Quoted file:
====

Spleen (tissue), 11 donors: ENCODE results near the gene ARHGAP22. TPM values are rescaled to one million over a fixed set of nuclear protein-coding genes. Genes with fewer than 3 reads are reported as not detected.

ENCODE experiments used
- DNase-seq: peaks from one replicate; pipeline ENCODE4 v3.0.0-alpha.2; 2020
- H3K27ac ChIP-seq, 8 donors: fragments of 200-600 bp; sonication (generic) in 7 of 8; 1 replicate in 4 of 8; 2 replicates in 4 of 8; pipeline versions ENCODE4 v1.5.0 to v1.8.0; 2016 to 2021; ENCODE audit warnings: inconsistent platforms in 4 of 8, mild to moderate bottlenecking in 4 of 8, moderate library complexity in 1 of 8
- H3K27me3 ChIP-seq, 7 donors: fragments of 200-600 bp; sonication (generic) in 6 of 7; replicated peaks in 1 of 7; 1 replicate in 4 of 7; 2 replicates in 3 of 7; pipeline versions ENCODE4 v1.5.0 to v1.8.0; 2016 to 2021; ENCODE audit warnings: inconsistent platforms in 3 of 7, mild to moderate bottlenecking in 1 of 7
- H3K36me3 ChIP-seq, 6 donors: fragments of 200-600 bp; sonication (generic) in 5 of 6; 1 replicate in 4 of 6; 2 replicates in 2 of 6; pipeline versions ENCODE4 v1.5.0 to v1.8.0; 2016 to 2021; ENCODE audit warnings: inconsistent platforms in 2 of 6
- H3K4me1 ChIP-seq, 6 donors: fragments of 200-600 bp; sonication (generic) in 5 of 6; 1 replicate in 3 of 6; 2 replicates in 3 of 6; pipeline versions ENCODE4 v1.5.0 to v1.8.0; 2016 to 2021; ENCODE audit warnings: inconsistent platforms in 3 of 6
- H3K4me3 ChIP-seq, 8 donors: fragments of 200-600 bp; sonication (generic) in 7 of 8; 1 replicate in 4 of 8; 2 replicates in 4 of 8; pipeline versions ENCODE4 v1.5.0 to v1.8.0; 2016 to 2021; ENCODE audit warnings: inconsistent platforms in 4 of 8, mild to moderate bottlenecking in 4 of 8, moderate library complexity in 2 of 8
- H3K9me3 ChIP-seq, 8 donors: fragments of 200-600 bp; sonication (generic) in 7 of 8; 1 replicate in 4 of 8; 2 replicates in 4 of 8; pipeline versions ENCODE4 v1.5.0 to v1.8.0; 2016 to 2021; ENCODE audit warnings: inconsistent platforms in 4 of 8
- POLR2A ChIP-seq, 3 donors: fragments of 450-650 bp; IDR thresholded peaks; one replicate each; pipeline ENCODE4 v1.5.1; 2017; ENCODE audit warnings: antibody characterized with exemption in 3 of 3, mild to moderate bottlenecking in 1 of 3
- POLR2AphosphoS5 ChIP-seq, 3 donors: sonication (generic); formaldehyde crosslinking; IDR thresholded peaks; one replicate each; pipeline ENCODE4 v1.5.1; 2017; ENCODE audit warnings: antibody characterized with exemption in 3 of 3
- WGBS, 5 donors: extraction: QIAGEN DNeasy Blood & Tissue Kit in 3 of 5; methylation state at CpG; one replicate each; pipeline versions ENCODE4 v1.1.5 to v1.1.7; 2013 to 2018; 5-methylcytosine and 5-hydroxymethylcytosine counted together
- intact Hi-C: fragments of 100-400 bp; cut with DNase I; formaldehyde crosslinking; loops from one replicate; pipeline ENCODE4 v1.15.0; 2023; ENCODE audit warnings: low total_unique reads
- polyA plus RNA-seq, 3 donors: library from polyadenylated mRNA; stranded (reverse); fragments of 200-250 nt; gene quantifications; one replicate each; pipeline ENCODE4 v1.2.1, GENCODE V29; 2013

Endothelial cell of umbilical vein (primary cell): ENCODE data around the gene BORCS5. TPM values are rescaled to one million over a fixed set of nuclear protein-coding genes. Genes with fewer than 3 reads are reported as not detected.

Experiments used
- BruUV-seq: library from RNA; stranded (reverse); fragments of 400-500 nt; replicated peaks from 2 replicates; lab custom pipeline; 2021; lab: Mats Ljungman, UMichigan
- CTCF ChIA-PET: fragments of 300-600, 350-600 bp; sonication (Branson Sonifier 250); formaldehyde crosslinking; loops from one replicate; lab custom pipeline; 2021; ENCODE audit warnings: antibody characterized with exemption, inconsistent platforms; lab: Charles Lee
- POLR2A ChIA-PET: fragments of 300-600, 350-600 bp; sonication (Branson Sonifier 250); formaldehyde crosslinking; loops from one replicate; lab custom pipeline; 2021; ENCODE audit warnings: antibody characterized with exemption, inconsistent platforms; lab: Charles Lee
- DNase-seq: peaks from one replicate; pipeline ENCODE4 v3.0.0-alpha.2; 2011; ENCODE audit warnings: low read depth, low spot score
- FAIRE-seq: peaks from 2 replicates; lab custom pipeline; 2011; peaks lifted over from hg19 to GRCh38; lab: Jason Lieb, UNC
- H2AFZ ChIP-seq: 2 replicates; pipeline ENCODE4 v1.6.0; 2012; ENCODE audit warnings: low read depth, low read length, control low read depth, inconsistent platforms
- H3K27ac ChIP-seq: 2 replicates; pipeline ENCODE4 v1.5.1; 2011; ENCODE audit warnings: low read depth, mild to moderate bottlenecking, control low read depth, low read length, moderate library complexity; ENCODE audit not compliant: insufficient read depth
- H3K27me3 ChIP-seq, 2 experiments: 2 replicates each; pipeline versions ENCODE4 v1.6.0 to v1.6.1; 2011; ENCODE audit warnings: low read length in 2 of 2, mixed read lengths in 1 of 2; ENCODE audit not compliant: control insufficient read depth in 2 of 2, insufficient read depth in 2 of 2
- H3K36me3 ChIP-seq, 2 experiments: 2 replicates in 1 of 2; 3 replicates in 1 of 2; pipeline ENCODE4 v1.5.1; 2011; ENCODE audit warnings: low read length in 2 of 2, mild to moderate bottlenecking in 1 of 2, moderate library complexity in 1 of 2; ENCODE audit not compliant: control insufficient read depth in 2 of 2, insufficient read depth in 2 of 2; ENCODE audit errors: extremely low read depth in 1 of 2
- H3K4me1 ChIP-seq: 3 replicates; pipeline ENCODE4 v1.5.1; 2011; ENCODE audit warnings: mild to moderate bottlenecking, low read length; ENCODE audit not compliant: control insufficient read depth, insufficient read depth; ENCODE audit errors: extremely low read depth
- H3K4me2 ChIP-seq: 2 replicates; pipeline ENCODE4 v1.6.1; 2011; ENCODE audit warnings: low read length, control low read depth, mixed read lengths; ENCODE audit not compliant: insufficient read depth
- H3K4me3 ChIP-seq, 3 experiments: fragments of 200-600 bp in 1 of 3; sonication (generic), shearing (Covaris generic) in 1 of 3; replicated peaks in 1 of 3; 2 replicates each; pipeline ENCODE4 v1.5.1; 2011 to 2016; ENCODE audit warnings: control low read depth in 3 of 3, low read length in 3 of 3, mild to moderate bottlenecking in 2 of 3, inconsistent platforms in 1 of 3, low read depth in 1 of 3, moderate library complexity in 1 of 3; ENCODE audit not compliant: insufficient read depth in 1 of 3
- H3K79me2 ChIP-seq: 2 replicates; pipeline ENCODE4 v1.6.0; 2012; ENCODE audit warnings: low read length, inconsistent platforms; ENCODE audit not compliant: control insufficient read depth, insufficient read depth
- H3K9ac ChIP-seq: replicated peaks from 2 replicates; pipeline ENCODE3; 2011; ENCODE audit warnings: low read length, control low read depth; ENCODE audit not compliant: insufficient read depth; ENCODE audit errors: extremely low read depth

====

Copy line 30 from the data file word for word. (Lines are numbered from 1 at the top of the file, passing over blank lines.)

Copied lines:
- H3K9ac ChIP-seq: replicated peaks from 2 replicates; pipeline ENCODE3; 2011; ENCODE audit warnings: low read length, control low read depth; ENCODE audit not compliant: insufficient read depth; ENCODE audit errors: extremely low read depth